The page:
We put together an article that will teach you how to grow grass from seed for a new lawn, so we encourage you to check it out. However, Right off the bat, you need to keep in mind that grass seed needs a little bit of light, and consistent moisture to germinate. If you bury the grass seed, it will simply decompose. At the same time, it’s also a tempting treat for certain seed-loving birds and other pests.
You also have to keep in mind that once a grass seed sprouts it’s first anchor root that it is highly vulnerable to overwatering. If the anchor root is broken away from the seed by excess rain or too much sprinkler time, the rest of the seed will be worthless.
The goal is to get your grass seed to germinate as soon as possible. The following steps give you the best chance of doing this.
- Remove all rocks, sticks, and other debris from the planting area.
- Vigorously rake the exposed soil to maximize the texture.
- Lightly water the planting area to eliminate dust and increase the chance of the grass seed sticking in place.
- Use a broadcast spreader or a wide area manual seed spreader to spread the seed out evenly. If you are going to try to spread it by hand, do your very best to avoid clumps of grass seed.
- Lightly water the planting area to ensure the seed has adequate moisture. In the case of a seed with a protective coating or a fertilizer coating, this might be necessary to activate it.
How Long Does It Take For Grass Seed To Germinate?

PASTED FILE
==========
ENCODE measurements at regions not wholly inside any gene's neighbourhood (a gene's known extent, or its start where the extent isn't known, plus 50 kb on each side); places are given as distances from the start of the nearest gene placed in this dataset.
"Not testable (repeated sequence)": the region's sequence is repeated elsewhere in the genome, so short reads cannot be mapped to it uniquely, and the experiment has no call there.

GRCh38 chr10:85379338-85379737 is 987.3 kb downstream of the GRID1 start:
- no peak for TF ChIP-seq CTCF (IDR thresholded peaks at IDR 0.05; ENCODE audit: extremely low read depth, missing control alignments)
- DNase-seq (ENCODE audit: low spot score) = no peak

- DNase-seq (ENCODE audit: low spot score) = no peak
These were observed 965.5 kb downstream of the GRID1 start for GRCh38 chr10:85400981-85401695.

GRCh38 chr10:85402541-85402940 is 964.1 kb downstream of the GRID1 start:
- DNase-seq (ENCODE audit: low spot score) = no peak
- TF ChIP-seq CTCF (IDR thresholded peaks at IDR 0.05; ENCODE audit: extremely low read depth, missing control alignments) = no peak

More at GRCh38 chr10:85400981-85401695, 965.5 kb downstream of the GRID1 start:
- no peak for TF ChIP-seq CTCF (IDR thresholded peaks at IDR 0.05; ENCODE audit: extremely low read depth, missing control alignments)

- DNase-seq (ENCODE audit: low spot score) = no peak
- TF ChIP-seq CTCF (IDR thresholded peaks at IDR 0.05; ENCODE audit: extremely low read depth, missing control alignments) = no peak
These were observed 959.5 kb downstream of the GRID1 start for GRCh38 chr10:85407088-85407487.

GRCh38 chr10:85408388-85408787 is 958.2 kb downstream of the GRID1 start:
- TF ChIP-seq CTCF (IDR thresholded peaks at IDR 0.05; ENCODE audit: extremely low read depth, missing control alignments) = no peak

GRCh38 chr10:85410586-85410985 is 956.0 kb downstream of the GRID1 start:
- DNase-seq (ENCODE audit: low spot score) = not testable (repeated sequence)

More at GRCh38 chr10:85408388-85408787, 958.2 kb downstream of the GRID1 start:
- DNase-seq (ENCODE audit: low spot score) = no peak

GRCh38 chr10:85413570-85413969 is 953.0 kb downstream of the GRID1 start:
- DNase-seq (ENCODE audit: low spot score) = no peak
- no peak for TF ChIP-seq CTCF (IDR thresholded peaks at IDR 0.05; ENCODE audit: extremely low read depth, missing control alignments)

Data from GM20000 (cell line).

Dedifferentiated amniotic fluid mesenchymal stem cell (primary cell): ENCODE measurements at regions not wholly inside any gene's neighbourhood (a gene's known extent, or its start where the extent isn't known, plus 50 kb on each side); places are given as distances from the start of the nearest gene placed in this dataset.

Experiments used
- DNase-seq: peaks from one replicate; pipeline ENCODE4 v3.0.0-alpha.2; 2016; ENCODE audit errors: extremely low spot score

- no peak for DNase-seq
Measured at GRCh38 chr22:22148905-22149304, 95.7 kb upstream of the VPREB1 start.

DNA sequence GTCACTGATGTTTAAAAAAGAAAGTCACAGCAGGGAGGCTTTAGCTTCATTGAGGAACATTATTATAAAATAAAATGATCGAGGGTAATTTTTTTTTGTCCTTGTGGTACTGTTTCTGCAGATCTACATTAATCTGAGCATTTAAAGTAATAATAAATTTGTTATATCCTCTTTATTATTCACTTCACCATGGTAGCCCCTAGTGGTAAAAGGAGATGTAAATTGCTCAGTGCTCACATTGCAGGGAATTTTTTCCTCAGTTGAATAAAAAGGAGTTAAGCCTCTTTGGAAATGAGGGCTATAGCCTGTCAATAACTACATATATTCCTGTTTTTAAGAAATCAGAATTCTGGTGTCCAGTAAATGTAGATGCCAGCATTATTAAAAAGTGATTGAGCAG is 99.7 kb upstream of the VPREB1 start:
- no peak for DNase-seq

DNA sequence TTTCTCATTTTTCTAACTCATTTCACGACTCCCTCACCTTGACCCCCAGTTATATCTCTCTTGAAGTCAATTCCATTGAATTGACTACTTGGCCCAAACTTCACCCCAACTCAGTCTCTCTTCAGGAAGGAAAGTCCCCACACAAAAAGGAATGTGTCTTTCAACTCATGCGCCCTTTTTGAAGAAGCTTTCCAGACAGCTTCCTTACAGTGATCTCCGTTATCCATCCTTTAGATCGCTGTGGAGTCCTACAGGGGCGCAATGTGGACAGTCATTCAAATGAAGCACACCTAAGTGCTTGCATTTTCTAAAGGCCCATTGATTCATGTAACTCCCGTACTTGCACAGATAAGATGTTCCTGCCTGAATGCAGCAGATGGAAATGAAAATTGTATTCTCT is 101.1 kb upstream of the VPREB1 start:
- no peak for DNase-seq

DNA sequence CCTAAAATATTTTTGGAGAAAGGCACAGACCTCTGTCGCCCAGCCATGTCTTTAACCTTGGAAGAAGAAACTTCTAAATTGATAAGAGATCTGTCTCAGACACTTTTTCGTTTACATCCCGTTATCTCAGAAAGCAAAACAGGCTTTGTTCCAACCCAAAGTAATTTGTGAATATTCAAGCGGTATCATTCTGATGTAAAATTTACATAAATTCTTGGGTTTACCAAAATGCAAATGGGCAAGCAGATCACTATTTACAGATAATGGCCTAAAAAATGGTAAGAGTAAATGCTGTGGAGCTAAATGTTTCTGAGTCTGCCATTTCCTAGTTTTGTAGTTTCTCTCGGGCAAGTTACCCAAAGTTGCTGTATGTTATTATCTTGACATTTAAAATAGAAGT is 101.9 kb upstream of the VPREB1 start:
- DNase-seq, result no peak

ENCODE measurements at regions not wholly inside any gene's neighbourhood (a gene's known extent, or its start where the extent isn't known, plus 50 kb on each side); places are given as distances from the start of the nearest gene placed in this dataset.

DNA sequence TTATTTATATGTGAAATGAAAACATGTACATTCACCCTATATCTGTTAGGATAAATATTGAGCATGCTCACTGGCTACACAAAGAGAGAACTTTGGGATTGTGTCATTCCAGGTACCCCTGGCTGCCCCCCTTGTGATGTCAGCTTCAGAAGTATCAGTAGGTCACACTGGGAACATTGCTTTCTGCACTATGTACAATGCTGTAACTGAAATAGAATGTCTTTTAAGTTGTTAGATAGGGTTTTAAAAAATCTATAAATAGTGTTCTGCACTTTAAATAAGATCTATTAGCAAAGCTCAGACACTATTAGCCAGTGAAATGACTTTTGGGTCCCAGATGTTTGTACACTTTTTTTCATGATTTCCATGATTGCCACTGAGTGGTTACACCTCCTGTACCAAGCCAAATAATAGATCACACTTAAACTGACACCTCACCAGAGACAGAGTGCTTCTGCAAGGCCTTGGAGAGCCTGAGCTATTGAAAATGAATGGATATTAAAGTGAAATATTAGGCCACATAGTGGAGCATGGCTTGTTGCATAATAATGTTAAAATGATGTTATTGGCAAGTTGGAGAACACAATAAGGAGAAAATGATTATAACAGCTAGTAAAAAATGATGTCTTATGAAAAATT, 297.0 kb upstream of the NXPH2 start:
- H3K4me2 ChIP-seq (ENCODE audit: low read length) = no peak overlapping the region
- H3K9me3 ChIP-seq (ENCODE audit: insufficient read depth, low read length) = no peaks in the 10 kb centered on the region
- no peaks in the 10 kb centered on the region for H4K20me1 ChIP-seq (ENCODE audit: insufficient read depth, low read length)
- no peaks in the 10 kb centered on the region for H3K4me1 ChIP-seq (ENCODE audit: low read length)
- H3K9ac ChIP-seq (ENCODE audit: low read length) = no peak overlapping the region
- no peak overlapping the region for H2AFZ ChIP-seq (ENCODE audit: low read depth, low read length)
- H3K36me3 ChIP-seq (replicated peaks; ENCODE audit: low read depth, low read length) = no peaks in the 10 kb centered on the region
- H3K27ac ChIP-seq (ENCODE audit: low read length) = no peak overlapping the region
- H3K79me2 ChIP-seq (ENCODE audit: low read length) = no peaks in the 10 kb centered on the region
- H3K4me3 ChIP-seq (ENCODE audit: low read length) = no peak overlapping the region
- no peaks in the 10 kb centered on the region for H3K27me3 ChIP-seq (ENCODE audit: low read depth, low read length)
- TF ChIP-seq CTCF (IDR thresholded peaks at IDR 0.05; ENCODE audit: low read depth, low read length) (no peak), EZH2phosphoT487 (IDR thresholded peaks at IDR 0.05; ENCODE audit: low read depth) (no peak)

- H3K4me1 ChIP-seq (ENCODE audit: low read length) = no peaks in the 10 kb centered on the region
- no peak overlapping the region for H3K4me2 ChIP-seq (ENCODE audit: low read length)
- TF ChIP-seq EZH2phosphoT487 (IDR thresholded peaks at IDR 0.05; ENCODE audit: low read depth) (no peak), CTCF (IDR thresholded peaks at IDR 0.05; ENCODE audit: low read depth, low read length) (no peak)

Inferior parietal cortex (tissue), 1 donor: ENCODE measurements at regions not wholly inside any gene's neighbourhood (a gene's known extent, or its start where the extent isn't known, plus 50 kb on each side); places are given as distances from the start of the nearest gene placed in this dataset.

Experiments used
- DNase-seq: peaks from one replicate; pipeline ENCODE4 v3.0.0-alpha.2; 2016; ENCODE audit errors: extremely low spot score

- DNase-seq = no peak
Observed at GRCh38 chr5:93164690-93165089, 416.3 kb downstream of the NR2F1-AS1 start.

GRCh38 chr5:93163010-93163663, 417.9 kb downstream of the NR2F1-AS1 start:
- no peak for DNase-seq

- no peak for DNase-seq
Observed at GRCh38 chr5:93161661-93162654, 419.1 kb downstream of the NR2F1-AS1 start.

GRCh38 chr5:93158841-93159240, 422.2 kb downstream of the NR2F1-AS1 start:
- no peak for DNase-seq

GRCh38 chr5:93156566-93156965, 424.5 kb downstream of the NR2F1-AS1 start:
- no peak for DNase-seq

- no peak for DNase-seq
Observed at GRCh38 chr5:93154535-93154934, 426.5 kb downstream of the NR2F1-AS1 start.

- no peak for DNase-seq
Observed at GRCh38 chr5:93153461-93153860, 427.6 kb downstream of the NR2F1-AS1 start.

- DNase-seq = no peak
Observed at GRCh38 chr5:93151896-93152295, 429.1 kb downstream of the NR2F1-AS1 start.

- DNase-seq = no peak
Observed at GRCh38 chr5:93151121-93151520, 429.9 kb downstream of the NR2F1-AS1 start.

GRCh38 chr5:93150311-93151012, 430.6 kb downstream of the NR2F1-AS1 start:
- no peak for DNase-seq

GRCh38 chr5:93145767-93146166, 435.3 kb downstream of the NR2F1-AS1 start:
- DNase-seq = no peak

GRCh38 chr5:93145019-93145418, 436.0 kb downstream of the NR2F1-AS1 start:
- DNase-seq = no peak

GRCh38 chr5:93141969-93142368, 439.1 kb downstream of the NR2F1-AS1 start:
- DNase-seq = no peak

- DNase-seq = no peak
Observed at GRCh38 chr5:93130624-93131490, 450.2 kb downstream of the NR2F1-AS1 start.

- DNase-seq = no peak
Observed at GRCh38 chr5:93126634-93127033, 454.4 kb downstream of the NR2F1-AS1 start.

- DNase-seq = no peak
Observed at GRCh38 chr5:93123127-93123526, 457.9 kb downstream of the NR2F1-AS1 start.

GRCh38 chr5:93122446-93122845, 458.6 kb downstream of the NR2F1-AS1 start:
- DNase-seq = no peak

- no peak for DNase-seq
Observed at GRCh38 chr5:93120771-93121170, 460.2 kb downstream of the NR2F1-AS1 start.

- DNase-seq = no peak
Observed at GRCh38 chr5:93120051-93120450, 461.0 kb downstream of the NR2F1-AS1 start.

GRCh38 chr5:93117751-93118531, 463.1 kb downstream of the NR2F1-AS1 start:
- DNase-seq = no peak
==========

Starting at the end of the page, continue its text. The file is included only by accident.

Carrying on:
This depends a lot on the type of grass seed in your particular blend. Though under the right conditions, a nurse grass like annual ryegrass could germinate in as little as 7 to 10 days.
How Fast Will New Grass Seedlings Grow?
Newly germinated grass tends to sprout up quickly, then linger as the roots try to spread out to capture available moisture and nutrients. As the root mass develops it will create layers known as “Turf.” This is a mixture of aerated material, organic material, and roots all existing in a natural balance.
As the turf layers start to develop the blades of grass will start to widen into their natural shape and grow longer. Depending on the type of grass, this should take roughly 3 to 4 weeks.
How Long Before I Can Walk On New Grass?
In a perfect world, you would stay off a newly seeded area of grass for at least 3 to 4 months. Though this might be impossible if you have kids and outdoor pets. If possible, try to keep everything off the grass for at least 6 weeks.
How Do I Properly Water Grass Seed & Seedlings?
The newly seeded area will have different watering needs than an established section of the lawn. Ideally, you want to give it 2 to 3 light watering sessions a day rather than one long soaking one. This will reduce concerns about erosion, as well as helping the turf to develop the natural aeration it needs without being compacted by heavy water. If your grass is wet, you should wait before mowing wet grass otherwise it could cause damage to the lawn or your mower.
Depending on the type of grass you have will determine the most common heights before you should start mowing them. Typically 1 – 3 inches high is the right height. Any longer and you risk causing unnecessary strain on your mower.